> a client who is trying to send light from an incandescent lamp (about
> 250W) down a "light pipe." The light pipe appears to be like a fiber
> optic pipe, but is a fairly large diameter and is, I believe, fluid
> filled.
>         Attempts thus far have been based on using a lamp with a built in
> reflector (a projector lamp) and putting lenses in front of it. I have a
> feeling that a lot of light is still missing the pipe.
>         Is anyone aware of a "light capturer" that captures light from a
source
> and sends it down a light pipe?

For more years than I care to think about, I serviced IBM 3420 and similar
tape drives.  They used light pipes, which were bundles of optical fibers
approximately 1/16" or so in diameter.  They used a high-intensity lamp
similar to a brake light (24V if I recall correctly) with a Bakelite
manifold that simply pointed the ends of the light pipes straight at the
filament.

This was used to provide light to sensors that used phototransistors and
photodiodes for various tachometers used in the tape drives.

Now that I've remembered that, I need to go wash down a handful of Valium
with a bottle of cheap bourbon...  <shudder>

Dale
---
The most exciting phrase to hear in science, the one that heralds new
discoveries, is not "Eureka!" (I found it!) but "That's funny ..."
               -- Isaac Asimov

2000\05\16@140850 by M. Adam Davis

flavicon
face
A big part of it, as noted by others, is getting the light collimated using a
parabolic reflector and a lens.  Your best bet for this route is to buy a lamp
which allready does this (look for theater lighting - expensive bulbs with
reflectors and lenses built it).

Another way to work it (less efficient, but gets the job done) is to make a
shiny (insert favorite metal here - say aluminum flashing) box or shroud which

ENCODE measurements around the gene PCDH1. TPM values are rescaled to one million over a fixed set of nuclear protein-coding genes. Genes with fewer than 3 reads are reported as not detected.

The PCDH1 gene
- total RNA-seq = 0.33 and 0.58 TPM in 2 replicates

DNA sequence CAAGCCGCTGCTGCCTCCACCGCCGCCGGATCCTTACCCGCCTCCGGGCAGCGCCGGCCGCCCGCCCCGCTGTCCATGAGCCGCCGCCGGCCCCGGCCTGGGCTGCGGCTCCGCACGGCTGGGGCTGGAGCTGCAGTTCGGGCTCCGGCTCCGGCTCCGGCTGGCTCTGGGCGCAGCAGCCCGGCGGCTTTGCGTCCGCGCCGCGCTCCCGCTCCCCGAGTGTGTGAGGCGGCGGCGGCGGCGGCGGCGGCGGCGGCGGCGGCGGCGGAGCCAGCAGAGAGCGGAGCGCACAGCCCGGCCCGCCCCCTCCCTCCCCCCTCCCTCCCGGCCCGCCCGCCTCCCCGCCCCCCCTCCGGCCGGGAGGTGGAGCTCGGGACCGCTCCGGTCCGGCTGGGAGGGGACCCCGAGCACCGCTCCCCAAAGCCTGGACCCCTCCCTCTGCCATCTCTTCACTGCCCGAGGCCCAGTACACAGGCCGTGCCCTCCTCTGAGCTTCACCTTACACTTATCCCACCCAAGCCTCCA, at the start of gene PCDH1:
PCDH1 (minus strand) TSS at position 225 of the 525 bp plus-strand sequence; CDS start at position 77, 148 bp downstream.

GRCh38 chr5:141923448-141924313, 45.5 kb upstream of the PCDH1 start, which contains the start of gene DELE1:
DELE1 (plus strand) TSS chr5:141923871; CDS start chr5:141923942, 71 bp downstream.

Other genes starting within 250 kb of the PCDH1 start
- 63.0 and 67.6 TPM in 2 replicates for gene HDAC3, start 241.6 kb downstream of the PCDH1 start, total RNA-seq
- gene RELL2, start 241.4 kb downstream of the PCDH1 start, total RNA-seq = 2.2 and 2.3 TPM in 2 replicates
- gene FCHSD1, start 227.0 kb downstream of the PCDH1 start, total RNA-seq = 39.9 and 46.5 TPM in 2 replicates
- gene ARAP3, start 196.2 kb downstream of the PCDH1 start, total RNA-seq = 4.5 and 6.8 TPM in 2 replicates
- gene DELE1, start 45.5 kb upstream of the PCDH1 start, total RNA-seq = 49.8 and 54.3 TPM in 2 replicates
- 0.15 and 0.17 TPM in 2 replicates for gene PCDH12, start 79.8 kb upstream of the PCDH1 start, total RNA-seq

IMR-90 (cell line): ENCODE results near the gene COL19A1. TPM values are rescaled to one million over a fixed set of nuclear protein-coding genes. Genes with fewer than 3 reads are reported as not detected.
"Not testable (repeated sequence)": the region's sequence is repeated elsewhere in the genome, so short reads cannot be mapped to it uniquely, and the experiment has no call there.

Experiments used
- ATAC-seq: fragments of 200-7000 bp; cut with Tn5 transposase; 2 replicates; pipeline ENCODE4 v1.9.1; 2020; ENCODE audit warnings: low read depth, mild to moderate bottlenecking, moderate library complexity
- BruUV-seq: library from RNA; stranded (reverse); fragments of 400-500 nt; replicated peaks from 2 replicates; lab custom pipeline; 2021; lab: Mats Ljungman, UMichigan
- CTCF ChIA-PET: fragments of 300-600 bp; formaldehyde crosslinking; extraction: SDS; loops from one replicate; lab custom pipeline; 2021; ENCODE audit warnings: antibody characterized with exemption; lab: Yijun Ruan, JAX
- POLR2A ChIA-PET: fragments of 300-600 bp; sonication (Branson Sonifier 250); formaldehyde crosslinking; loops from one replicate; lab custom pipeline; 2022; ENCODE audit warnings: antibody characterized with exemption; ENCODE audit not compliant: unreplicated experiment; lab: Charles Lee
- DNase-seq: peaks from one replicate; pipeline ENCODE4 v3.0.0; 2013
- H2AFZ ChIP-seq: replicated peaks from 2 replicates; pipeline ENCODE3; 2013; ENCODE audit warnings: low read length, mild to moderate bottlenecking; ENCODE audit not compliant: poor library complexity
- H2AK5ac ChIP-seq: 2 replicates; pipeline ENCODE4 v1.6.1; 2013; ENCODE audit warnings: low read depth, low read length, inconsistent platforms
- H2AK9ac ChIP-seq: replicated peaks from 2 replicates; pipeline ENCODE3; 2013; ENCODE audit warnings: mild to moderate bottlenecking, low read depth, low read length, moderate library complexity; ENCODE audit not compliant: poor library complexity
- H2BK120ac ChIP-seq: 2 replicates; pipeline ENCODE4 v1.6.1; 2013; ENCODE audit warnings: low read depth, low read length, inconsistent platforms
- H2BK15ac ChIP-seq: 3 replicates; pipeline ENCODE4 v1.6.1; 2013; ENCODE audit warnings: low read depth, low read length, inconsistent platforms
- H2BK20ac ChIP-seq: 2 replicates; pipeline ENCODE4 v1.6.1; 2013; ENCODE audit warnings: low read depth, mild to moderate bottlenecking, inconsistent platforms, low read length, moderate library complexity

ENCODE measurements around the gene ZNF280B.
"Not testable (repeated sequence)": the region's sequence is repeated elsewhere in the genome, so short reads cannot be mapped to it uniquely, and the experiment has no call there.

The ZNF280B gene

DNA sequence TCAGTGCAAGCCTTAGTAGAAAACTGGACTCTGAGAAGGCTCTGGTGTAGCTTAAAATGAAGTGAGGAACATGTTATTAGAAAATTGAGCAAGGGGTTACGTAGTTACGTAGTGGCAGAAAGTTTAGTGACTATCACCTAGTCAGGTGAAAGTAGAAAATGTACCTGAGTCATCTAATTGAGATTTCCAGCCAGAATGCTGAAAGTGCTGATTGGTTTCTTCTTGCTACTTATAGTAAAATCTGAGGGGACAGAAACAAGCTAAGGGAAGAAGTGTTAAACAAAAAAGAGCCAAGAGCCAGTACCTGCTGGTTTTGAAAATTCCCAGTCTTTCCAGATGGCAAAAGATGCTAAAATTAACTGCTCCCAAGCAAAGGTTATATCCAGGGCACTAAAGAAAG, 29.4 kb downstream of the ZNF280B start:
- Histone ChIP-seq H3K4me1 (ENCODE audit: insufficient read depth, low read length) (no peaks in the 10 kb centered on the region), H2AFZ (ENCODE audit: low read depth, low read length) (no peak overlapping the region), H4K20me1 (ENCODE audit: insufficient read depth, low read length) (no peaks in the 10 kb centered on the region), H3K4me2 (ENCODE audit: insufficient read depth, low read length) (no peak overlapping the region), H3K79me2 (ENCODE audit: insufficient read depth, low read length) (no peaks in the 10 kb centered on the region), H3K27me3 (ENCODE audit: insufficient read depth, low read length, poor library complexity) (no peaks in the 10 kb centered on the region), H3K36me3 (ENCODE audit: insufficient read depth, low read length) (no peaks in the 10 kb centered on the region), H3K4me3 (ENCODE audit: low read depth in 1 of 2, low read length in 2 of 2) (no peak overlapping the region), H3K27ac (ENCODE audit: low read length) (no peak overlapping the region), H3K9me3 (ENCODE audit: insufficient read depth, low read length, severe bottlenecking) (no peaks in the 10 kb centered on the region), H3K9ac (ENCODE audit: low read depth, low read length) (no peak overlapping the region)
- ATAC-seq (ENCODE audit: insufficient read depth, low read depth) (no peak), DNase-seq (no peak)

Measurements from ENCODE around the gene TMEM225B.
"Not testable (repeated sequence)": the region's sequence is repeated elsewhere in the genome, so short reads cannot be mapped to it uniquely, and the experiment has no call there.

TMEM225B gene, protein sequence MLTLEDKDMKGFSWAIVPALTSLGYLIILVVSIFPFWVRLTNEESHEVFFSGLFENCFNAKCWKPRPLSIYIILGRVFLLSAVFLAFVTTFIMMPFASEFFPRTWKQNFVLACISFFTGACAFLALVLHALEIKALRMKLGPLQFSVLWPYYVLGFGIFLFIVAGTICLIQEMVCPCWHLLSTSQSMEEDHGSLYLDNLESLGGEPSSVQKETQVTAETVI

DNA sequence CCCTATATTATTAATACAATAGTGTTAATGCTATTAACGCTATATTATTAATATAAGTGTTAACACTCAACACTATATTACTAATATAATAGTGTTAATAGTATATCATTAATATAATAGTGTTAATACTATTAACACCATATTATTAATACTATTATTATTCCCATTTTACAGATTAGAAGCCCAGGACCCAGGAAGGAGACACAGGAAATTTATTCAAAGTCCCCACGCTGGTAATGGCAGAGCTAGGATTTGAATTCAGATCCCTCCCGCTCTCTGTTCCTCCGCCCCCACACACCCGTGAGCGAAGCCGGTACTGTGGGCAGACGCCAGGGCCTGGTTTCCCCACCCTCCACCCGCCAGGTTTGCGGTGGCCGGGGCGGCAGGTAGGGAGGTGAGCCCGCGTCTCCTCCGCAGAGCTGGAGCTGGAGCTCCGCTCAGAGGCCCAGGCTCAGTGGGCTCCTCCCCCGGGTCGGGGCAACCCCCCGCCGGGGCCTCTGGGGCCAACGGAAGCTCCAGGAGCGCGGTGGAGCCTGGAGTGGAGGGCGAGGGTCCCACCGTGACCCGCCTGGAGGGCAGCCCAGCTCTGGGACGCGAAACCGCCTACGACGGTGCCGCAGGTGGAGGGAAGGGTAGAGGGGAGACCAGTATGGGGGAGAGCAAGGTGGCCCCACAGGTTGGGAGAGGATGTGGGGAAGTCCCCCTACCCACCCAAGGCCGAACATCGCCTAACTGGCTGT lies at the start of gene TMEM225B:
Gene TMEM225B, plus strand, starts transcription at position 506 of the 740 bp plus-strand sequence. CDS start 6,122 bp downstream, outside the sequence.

completely covers the light and the end of the light pipe.  The light has
nowhere to go except into the pipe (a little is absorbed by the shroud depending
on it's reflectivity), and anything at the wrong angle will simply bounce around
until it is at a good angle and enters the light pipe.  Be careful of heat build
up though, you'll need vents/fans depending on the efficiency of the bulb.  Of
course, light exiting the light pipe will not be collimated, it would come out
at all the angles the light came it at.

-Adam

Harold M Hallikainen wrote:
{Quote hidden}

2000\05\16@163534 by Robert A. LaBudde

flavicon
face
<x-flowed>At 09:36 AM 5/16/00 -0700, Harold wrote:
>         Severely off topic, but I wanted to tap this group of
> experts...  I have
>a client who is trying to send light from an incandescent lamp (about
>250W) down a "light pipe." The light pipe appears to be like a fiber
>optic pipe, but is a fairly large diameter and is, I believe, fluid
>filled.
>         Attempts thus far have been based on using a lamp with a built in
>reflector (a projector lamp) and putting lenses in front of it. I have a
>feeling that a lot of light is still missing the pipe.
>         Is anyone aware of a "light capturer" that captures light from a
> source
>and sends it down a light pipe?

1. Focus the light from the lamp.
2. Add a collimating lens to generate parallel rays with the same aperture
as the pipe.

The light capture is dependent on effectiveness of the parabolic reflector
and the capture aperture of the first (focusing) lens. You will also lose
about 4% reflection at each lens boundary.

================================================================
Robert A. LaBudde, PhD, PAS, Dpl. ACAFS  e-mail: .....ralKILLspamspam.....lcfltd.com
Least Cost Formulations, Ltd.                   URL: http://lcfltd.com/
824 Timberlake Drive                            Tel: 757-467-0954
Virginia Beach, VA 23464-3239                   Fax: 757-467-2947

"Vere scire est per causas scire"
================================================================

</x-flowed>

2000\05\16@184714 by rottosen

flavicon
face
When you get *too* much light focused onto the end of the light pipe you
have to worry about melting the fibers. An IR blocking glass plate or
lens in combination with a IR reflecting mirror may be needed with very
high intensity light sources.

-- Rich



"M. Adam Davis" wrote:
{Quote hidden}

2000\05\17@095239 by paulb

flavicon
face
Harold wrote:

> I have a client who is trying to send light from an incandescent lamp
> (about >250W) down a "light pipe." ... Attempts thus far have been
> based on using a lamp with a built in reflector (a projector lamp) and
> putting lenses in front of it. I have a feeling that a lot of light is
> still missing the pipe.

 Nevertheless that is the only really practical way to do it.

 Integral mirror projector lamps (as with separate mirror assemblies)
take the light from the back of the filament and focus it into an image
which appears exactly adjacent to and abutting the actual filament (or
arc).

 As the filament is generally (coiled and) longer than it is wide, this